Dispute over fees may mean last of Holmfirth's 'Summer Wine'

Click to follow

For the past 32 years, life has been imitating TV and Sid's Café (as it is known in both) now welcomes 20,000 visitors a year, many drawn by Britain's longest-running comedy. But the fame and prosperity that the programme has brought the area is not enough for a number of local residents, some of whom have just asked for a £500 compensation fee for the disruption caused by filming outside their homes, rather than the usual £50.

Alan Bell, executive producer of Last of the Summer Wine, is furious. "We appreciate that people need access to their homes and businesses but they're making crazy demands," he said.

Some residents have deep-rooted frustrations. "They've turned it into a place where locals can't even afford to live," said Kevin Power . "I think we would be better if they went."

Mr Bell might do just that. Scenes are said to have been filmed of Norah's house being put up for sale. "We shall be very sad if we have to stop filming in Holmfirth," Mr Bell said.

The people of Holmfirth have had differences with the television people before. A dam in the area was allegedly polluted when two cars were dumped in it for one scene a few years ago. The resulting protest reflected well the delicate business of location filming. But municipal priorities were underlined earlier this year when a local property developer was prosecuted for felling two willow trees and a sycamore tree in a conservation area. "The site is of particular relevance in that the trees are well known to locals and visitors, being at the back of the home of Nora Batty," Kirklees Council's barrister told the court. "They were effectively part of the set and therefore a huge tourist attraction."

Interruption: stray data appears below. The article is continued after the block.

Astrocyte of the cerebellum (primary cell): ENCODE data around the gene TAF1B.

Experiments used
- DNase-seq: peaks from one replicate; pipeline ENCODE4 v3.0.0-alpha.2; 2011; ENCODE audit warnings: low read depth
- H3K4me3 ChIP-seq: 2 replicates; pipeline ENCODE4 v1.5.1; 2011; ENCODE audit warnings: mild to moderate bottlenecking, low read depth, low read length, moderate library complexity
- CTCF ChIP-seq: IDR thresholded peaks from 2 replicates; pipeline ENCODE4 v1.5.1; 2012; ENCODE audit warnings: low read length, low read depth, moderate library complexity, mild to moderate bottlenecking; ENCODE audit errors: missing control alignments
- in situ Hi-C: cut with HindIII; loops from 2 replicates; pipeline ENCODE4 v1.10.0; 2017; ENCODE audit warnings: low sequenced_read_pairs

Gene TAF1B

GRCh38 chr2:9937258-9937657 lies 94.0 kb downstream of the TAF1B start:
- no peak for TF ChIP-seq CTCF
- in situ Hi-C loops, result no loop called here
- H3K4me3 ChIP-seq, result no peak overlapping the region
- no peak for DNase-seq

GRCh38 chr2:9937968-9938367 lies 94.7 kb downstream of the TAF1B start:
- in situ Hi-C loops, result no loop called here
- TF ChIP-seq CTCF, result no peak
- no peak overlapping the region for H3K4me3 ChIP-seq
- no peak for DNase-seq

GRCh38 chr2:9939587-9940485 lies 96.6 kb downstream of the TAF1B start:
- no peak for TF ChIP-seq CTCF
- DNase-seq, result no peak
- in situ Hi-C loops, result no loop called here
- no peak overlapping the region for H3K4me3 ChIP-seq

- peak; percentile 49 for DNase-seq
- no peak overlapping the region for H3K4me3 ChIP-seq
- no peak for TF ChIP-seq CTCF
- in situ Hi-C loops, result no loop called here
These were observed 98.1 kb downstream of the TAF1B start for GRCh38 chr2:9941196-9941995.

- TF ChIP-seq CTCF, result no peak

Other locations used for filming television series have also felt aggrieved. At Hadfield, in north Derbyshire, tempers were so frayed when a 60-strong BBC crew arrived to film The League of Gentlemen that the Glossop Chronicle ran a story headlined "Plague of Gentlemen". A community meeting was called to discuss what to do if the producers returned for another series.

Yet a research paper a few years ago showed that visitors numbers to a location increase by 77 per cent, on average, five years after the release of a film made there. The number of visitors to Cornwall leapt by 10,000 a year after Poldark came out in the Seventies, while southern Florida saw an almost 20 per cent rise attributed to Miami Vice.

The longevity of "Summer Wine" has made this effect even more pronounced in Holmfirth, where there is every indication that the programme has boosted property prices. Townhouses opposite Norah's house are being sold for £185,000.

A permanent Summer Wine Exhibition, established in 1996, includes props such as Compo's Up Periscope! and his inflatable lady, has been set up next to the Wrinkled Stocking Tearooms. One of the main suppliers to the tearoom is Andrew Bray, president of the Holme Valley Business Association, who insists the town depends on the programme. "I hope we can sort this issue out and keep it here, he said.